I was still absolutely dedicated to the idea of composing with pen and paper. It seemed so integral to the whole proccess of writing. Gradually, when I found words crowding my head and I realized I could capture them more quickly by typing rather than scribbling them out, I made some first tentative steps toward actual composition on the word processor. Even then, I didn’t feel secure about it. I would immediately print out what I’d written and read it over with pen in hand making corrections. Then I’d transfer those corrections to the computer and print it out yet again for as many times as I needed to until I felt I’d made all the required changes. I went through forests of paper.
It was sometime around that period that I began doing early research for Suite Harmonic and wanted a way to take notes that were typed and so needed some sort of portable device. It was before laptops or before they were affordable or small enough to travel with and I bought something called an AlphaSmart that was really designed for kids. It showed a few lines of type in the display, and they could be edited with some awkwardness. More importantly, it held about thirty-forty pages of notes, which seemed to correspond well to the amount of notes I took on a given research trip. I was then able to download the typewritten notes to my computer when I got home, which was a big timesaver. And eventually, I did get a laptop that served as both my home and travel computer, though now I just have a desktop and an iPad.
Perhaps I should have marked the date on my calendar when I first realized I had started to prefer composing work from scratch on the computer, but I don’t think it happened that precipitously. Rather, in using the computer for things other than stories, I began to realize it was a remarkable editing tool. I could move parts of sentences and whole blocks of type and create work that was instantly more effective. It took me quite a long time to feel secure in not keeping files with my initial work, but I gradually learned that the changed text was reliably better than what I had started with. And this change to composing through typing rather than writing in longhand inevitably moved to my fiction. I suppose it was a little like a child moving from a bottle to a cup. Once I felt confident in the change, I felt liberated. I still kept printing work out and making some changes in longhand, but eventually that all but disappeared as well. I think I’d made a transfer to feeling that my fingers on the keyboard were the same conduit as a pen had been. And the speed of revision was pretty amazing.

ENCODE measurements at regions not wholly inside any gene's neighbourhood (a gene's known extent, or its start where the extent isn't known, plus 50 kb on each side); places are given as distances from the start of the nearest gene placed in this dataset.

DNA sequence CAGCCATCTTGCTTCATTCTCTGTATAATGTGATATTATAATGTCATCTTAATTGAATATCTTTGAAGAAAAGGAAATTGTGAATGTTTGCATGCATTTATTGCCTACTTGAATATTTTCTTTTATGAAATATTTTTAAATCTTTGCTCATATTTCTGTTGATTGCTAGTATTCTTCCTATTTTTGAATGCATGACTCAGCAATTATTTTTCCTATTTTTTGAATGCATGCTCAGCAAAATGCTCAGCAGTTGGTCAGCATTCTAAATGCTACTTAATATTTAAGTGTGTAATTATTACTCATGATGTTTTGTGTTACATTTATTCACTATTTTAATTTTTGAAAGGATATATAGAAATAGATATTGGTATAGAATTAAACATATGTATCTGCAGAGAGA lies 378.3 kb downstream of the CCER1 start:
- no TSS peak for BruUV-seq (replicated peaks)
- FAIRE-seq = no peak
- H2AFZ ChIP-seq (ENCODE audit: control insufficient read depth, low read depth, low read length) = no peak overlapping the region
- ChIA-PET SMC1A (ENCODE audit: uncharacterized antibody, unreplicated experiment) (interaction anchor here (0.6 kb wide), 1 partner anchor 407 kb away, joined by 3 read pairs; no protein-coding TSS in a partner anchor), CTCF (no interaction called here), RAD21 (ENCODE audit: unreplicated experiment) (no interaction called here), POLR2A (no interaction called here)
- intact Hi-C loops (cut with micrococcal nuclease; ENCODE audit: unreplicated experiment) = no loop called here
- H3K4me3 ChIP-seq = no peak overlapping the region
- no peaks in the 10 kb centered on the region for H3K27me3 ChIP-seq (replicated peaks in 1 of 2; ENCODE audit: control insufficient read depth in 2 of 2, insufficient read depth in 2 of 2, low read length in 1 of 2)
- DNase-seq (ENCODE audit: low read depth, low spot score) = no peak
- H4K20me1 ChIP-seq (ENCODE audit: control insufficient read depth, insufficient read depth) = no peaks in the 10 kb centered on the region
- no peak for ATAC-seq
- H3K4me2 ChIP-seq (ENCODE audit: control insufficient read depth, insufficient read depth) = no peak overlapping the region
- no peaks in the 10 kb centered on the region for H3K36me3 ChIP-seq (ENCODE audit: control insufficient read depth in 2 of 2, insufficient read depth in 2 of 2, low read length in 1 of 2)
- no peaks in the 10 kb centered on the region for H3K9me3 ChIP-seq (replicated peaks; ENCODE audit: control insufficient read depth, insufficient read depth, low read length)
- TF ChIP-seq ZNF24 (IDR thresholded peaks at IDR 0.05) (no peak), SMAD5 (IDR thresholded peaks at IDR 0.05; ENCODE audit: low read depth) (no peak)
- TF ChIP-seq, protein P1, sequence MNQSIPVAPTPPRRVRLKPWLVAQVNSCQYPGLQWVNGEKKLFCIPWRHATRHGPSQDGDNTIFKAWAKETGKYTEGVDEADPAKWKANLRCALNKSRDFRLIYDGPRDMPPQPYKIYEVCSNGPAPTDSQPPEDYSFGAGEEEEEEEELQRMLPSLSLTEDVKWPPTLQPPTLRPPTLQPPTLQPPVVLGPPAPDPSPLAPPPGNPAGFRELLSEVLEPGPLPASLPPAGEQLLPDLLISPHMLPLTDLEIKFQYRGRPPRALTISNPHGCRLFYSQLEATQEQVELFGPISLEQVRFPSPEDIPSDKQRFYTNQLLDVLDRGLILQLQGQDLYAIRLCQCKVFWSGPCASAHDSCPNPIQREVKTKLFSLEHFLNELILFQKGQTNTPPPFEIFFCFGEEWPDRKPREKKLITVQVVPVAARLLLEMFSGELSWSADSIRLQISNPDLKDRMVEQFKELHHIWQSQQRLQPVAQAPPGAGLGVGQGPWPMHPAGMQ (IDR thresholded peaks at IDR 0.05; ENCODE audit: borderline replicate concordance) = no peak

In writing this whole history, I see something that’s key. I know there are many older writers who still are committed to writing in longhand and feel that is how they do their best work. I would probably be one of them except for the fact that the changes I made were incremental and I didn’t move on to the next electronic step until I was ready for it. It was a very long process. Of course, the remarkable thing is that ways of writing keep evolving in the digital age. I’m always sort of amused when I hear people saying those changes mean people aren’t learning how to write. But with email and texting and tweeting and whatever else is out there, people are writing all the time and are coming up with inventive new ways of expressing themselves. I suspect they’re stimulating that same part of the brain that is needed for longer forms of composition.
I have written elsewhere about using the Internet for research. For me, it’s been a huge boon. Research that formerly would have taken a month can now be done in five minutes. And just as random items in card catalogues used to jog ideas for work, so does the Internet—and in spades. A writer simply has a much bigger palette to work from and quicker ways to check and to verify. The drudge work still has to be done, but it can be achieved more efficiently. (One caveat here: efficiency may not always be good. Sometimes work benefits from a more leisurely pace of development, and a writer needs to know when to pull back or regroup.)